Subject: Re: PROBLEM SOLVED: SMC card disappears after booting 1.1 INSTADP
To: Marc Unangst <>
From: Daniel Carosone <>
List: port-i386
Date: 04/12/1996 13:20:33
A blast from the past, to set the scene:

> From: Marc Unangst <>
> Subject: PROBLEM SOLVED: SMC card disappears after booting 1.1 INSTADP
> Date: Thu, 21 Dec 1995 01:16:51 -0500
> To: port-i386@NetBSD.ORG
> As some people have noticed, if you have an SMC Ethernet card
> configured for I/O address 0x300, it won't work after you boot either
> of the NetBSD 1.1 installation kernels.  It's not the old problem that
> could be fixed by a cold boot; this time, your card is (apparently)
> dead.  None of the SMC utilities can see the card, and the kernel
> can't recognize it.
> The problem is that the el and wt driver probe routines cooperate to
> overwrite the card's LAN address PROM, and then save the new settings
> to the card's NVRAM.  Because this corrupts the PROM checksum,
> everything assumes that no card is installed.  And because the
> settings get written to NVRAM, a cold boot doesn't fix it.
> However, it is possible to fix this manually.  Here's what to do if
> your SMC card got toasted like mine did.  IMPORTANT: I figured this
> out by reading the ed, el, and wt driver source.  I don't guarantee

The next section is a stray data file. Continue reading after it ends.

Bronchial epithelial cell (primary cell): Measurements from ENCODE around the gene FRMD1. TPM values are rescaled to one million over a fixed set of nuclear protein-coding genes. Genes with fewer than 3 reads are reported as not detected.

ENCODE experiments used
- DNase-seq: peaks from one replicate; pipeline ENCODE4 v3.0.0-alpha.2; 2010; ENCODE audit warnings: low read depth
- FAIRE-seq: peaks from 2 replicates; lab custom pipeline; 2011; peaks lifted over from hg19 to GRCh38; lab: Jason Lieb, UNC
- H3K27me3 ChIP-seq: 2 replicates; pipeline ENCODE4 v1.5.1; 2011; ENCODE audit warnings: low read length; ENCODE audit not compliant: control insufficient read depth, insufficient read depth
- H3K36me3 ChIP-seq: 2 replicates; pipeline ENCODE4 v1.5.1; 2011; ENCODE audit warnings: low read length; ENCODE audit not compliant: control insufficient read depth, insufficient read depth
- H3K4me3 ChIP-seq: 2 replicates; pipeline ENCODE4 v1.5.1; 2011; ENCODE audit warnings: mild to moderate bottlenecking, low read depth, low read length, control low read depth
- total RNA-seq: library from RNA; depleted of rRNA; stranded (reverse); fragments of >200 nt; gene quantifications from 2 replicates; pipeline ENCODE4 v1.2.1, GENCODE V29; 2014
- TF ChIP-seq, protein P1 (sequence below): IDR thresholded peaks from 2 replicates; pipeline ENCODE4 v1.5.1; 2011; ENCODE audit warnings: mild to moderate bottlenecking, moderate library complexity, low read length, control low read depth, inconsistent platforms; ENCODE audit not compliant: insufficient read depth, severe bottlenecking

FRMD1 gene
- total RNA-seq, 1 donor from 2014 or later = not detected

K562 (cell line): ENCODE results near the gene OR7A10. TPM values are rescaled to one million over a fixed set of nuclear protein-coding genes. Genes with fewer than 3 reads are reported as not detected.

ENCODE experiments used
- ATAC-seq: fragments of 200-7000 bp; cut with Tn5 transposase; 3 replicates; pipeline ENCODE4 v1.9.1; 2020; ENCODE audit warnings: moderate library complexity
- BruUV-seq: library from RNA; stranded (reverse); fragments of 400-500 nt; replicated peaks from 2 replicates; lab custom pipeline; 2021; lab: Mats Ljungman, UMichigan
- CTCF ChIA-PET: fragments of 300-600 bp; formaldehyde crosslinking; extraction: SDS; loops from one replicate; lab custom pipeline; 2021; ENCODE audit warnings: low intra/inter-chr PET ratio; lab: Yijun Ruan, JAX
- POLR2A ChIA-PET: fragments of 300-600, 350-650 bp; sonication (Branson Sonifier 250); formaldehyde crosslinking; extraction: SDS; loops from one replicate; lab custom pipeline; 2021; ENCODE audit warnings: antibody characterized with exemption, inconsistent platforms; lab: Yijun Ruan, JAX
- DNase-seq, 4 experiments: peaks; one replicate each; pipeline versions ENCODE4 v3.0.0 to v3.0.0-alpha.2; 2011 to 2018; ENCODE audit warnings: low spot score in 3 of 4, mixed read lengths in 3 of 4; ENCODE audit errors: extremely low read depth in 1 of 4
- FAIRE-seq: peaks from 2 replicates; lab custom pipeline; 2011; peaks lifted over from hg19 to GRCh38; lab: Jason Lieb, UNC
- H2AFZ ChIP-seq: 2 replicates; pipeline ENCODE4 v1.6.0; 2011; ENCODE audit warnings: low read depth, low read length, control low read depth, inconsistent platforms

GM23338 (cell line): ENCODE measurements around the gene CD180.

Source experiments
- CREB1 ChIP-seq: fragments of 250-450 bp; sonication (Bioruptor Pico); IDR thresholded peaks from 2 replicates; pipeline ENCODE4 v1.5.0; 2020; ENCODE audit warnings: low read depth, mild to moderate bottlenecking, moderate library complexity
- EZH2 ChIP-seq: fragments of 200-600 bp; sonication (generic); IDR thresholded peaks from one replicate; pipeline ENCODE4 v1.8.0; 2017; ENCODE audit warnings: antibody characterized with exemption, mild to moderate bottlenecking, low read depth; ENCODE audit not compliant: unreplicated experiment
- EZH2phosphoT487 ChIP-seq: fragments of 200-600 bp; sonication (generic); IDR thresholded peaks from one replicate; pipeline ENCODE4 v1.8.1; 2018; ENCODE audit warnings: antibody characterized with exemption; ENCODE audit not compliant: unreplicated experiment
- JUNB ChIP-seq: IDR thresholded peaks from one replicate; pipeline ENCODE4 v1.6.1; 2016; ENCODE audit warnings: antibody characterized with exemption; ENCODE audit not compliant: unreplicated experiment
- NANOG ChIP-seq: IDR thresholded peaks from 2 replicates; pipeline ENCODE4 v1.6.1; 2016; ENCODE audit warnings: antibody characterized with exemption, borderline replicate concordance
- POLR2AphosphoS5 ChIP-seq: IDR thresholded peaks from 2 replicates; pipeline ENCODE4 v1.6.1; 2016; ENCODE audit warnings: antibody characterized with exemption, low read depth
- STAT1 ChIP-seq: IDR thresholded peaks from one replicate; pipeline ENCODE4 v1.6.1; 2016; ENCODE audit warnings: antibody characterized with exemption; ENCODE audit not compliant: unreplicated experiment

> that this is safe, or that it does the right thing.  However, it did
> fix my card...
> You'll need to know your card's Ethernet address, and the card type
> code.  For the SMC Elite16, it's 0x28.  Look in
> /sys/dev/isa/if_edreg.h for the others if you need it.  To get the
> Ethernet address, you can either look at the sticker on the card, or
> (if you don't feel like opening your machine) find an old
> /var/log/messages from when your card used to work, and read it out of
> there.
> Next, boot DOS and run DEBUG.  Note that all the numbers you type have
> to be in hex.  At the "-" prompt, type:
> o 308 <addr0>
> o 30e <type>
> Where <addr0> is the first byte of your Ethernet address, and <type>
> is the type code.  These two steps restore the portions of the address
> PROM that got mangled.  Next, type
> i 301
> Take the number it prints, and add 0x80 to it.  Then type
> o 301 <num+0x80>
> o 301 <num>
> This step writes the contents of the address PROM to NVRAM, so they
> are saved across the next cold boot.
> If you like, you can use "i 308", "i 309", etc. (through 30f) to read
> the 8-byte address PROM and verify that the other entries are correct.
> The first 6 are the Ethernet address, the 7th is the card type, and
> the 8th is a checksum byte.  The 8 bytes should sum to 255 mod 256; if
> they do, then you've probably successfully restored your
> configuration.
> Finally, quit DEBUG (type "q"), and then run EZSETUP to reset the
> card's soft configuration.  (It's likely that your card's IRQ will
> have been stomped on, and possibly the shared memory address.)
> Presto, you should have a working card again!

The following bozotic program may be of assistance. It was easier to
write this than to find (and bring myself to boot) DOS and run DEBUG.